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Issue 1, 2014
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Evaluating metal–organic frameworks for natural gas storage

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Abstract

Metal–organic frameworks have received significant attention as a new class of adsorbents for natural gas storage; however, inconsistencies in reporting high-pressure adsorption data and a lack of comparative studies have made it challenging to evaluate both new and existing materials. Here, we briefly discuss high-pressure adsorption measurements and review efforts to develop metal–organic frameworks with high methane storage capacities. To illustrate the most important properties for evaluating adsorbents for natural gas storage and for designing a next generation of improved materials, six metal–organic frameworks and an activated carbon, with a range of surface areas, pore structures, and surface chemistries representative of the most promising adsorbents for methane storage, are evaluated in detail. High-pressure methane adsorption isotherms are used to compare gravimetric and volumetric capacities, isosteric heats of adsorption, and usable storage capacities. Additionally, the relative importance of increasing volumetric capacity, rather than gravimetric capacity, for extending the driving range of natural gas vehicles is highlighted. Other important systems-level factors, such as thermal management, mechanical properties, and the effects of impurities, are also considered, and potential materials synthesis contributions to improving performance in a complete adsorbed natural gas system are discussed.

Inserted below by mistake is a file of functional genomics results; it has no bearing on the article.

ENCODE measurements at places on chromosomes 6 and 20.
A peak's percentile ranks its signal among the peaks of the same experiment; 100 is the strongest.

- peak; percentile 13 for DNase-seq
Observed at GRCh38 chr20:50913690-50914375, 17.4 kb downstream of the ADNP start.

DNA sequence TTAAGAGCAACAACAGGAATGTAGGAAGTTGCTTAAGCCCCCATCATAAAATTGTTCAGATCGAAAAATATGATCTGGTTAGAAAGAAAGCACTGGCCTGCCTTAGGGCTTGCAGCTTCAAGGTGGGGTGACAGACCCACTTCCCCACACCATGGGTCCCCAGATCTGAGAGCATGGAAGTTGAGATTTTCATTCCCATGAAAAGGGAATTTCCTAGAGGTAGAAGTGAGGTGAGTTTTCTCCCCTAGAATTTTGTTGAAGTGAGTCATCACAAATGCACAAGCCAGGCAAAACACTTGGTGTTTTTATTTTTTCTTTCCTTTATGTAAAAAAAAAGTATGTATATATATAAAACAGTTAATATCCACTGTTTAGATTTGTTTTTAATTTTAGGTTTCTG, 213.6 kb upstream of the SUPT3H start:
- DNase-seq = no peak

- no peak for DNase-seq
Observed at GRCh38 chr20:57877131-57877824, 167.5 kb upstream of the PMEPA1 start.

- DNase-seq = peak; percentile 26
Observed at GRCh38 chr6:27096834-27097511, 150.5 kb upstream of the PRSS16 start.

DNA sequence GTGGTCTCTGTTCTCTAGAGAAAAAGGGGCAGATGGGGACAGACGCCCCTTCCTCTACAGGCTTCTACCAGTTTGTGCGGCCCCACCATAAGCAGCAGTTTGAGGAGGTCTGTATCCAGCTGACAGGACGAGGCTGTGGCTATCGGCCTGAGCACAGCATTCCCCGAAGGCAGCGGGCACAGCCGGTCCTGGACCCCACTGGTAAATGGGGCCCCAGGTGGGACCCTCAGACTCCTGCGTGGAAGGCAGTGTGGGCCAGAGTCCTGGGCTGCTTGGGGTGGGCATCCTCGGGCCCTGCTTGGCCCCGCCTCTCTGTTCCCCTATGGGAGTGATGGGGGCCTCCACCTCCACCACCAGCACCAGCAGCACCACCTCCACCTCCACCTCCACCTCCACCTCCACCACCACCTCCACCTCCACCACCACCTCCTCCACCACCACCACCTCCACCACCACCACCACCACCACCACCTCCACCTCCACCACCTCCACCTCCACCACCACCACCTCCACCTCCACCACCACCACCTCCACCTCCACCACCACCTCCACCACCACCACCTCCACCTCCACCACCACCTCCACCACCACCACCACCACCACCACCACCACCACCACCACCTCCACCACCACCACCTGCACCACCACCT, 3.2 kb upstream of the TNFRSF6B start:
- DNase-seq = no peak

Graphical abstract: Evaluating metal–organic frameworks for natural gas storage

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Publication details

The article was received on 19 Sep 2013, accepted on 22 Oct 2013 and first published on 07 Nov 2013


Article type: Perspective
DOI: 10.1039/C3SC52633J
Citation: Chem. Sci., 2014,5, 32-51
  • Open access: Creative Commons BY license
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    Evaluating metal–organic frameworks for natural gas storage

    J. A. Mason, M. Veenstra and J. R. Long, Chem. Sci., 2014, 5, 32
    DOI: 10.1039/C3SC52633J

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